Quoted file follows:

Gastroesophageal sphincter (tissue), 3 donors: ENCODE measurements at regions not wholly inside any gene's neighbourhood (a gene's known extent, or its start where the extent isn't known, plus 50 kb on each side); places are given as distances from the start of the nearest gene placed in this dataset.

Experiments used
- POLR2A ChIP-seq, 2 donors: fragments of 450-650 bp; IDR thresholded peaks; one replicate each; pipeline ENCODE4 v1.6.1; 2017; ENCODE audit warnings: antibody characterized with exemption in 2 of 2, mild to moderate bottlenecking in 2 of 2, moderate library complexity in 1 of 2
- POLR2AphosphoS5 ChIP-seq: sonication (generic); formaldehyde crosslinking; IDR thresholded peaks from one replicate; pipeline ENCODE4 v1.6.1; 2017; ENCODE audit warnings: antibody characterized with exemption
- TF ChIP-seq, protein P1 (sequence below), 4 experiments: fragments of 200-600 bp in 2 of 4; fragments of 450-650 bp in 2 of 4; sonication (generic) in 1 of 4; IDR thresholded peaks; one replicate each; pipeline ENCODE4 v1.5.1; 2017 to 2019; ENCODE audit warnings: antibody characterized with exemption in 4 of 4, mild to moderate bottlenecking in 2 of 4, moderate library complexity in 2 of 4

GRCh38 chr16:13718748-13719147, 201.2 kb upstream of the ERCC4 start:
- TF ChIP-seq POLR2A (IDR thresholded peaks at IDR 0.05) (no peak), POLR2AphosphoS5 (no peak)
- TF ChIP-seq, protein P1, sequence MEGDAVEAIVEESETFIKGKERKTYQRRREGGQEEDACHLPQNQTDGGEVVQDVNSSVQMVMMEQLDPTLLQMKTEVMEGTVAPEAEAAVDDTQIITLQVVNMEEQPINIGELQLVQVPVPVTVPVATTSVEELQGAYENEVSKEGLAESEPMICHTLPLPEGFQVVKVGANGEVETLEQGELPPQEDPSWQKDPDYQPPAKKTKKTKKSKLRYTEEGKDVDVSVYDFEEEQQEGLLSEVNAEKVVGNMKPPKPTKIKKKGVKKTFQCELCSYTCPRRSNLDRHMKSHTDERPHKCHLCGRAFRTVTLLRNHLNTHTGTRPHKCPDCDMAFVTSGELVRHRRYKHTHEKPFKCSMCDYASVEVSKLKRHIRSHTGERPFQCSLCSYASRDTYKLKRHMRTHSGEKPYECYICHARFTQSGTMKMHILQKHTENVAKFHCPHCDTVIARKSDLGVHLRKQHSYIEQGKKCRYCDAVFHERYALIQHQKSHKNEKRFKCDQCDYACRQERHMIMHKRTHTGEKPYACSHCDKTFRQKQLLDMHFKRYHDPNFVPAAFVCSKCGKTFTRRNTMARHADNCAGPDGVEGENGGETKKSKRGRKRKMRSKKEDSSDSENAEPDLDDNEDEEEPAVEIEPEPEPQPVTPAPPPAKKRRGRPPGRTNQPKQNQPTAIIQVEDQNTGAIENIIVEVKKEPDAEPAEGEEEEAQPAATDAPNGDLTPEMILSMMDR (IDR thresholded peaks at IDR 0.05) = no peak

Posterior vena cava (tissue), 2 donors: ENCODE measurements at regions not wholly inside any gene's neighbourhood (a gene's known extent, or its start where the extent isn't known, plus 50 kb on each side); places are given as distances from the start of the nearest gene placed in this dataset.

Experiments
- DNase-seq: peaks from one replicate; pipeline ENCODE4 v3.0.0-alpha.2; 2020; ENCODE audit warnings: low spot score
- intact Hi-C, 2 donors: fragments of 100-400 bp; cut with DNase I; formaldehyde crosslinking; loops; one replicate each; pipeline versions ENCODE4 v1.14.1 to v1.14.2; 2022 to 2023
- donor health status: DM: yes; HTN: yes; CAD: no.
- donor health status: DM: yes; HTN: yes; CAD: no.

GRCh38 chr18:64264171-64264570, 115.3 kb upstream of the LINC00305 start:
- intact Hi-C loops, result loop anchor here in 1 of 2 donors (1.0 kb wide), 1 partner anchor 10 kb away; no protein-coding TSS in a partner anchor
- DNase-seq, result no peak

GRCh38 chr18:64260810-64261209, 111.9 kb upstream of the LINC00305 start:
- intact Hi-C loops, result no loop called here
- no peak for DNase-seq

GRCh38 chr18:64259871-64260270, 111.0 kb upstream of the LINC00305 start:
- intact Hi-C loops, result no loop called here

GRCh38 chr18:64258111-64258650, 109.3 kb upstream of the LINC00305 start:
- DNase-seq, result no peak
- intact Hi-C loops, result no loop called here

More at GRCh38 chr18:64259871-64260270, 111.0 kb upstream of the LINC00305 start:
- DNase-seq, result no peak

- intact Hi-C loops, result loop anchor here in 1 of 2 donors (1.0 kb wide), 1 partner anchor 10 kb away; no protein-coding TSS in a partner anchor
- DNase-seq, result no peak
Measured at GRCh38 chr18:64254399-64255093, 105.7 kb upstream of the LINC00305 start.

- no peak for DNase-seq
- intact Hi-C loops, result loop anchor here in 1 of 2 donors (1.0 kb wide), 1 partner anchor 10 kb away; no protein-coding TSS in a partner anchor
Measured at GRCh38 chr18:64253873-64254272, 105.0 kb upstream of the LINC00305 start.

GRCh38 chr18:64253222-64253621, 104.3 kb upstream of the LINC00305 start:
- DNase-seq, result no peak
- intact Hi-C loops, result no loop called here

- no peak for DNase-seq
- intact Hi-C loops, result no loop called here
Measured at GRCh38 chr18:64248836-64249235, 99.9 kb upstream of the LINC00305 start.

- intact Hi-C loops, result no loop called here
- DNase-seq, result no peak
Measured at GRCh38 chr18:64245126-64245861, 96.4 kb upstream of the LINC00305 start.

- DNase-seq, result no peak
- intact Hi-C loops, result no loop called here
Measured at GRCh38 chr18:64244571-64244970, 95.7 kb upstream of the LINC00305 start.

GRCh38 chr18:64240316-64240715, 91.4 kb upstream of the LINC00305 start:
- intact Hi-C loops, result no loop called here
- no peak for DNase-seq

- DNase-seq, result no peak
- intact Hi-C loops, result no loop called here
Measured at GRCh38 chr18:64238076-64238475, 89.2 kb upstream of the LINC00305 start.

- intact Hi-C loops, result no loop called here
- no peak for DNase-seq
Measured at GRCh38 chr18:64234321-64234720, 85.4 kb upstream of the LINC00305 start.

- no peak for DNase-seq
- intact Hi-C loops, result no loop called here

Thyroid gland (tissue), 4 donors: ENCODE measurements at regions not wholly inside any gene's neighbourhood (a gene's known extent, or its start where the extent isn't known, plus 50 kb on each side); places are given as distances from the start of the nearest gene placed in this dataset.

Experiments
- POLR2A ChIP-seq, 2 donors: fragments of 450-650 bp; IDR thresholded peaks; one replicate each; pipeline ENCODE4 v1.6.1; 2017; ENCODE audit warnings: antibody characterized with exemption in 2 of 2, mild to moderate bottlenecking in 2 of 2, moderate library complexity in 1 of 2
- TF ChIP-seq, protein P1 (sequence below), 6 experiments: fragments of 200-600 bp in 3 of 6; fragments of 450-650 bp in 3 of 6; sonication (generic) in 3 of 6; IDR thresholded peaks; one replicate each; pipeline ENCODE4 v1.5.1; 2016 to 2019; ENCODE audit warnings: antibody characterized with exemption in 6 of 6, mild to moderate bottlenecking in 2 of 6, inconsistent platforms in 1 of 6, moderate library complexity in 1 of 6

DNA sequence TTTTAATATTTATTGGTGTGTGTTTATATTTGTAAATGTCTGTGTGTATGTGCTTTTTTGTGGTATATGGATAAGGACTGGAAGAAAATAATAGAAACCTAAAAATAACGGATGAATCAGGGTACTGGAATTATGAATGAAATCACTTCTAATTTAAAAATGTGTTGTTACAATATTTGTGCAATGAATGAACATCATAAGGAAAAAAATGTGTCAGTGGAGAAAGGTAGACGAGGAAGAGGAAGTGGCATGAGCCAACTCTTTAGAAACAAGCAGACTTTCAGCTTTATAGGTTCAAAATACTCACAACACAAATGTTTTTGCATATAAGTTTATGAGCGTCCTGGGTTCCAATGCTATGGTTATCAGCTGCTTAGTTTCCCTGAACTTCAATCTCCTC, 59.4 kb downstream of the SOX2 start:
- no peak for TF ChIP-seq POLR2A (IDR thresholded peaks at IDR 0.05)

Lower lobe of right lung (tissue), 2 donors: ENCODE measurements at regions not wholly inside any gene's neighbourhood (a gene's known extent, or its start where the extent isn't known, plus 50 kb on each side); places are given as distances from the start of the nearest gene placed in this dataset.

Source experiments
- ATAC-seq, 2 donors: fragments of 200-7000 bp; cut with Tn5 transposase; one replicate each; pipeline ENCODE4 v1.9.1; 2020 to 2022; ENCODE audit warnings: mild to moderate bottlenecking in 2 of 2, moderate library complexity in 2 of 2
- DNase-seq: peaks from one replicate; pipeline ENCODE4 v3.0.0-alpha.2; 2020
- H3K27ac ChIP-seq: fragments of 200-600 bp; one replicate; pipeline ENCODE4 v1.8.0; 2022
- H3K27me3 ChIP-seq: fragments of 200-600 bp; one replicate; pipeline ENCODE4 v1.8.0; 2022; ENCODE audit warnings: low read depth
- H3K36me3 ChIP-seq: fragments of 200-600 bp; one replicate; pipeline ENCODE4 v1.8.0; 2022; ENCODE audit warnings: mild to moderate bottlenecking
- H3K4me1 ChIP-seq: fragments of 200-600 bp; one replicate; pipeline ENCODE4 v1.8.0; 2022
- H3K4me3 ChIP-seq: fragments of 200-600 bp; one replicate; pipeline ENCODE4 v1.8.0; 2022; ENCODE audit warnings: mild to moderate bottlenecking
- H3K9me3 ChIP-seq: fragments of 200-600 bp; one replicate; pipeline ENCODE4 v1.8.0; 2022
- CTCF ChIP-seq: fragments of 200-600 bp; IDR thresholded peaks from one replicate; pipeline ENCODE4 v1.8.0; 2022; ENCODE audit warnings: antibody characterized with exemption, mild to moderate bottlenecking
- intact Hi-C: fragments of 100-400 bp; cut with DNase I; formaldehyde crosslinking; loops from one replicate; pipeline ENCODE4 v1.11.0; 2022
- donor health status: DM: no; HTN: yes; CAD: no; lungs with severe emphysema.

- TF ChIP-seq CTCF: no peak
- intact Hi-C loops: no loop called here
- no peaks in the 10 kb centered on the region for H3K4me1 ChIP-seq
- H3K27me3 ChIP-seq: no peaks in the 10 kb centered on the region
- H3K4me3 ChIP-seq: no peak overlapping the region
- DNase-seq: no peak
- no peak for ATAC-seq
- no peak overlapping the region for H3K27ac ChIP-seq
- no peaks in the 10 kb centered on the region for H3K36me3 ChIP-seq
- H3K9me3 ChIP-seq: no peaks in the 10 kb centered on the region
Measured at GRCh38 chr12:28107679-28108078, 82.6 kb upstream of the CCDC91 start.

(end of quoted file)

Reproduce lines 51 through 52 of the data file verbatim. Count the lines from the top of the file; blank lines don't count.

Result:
Measured at GRCh38 chr18:64238076-64238475, 89.2 kb upstream of the LINC00305 start.

- intact Hi-C loops, result no loop called here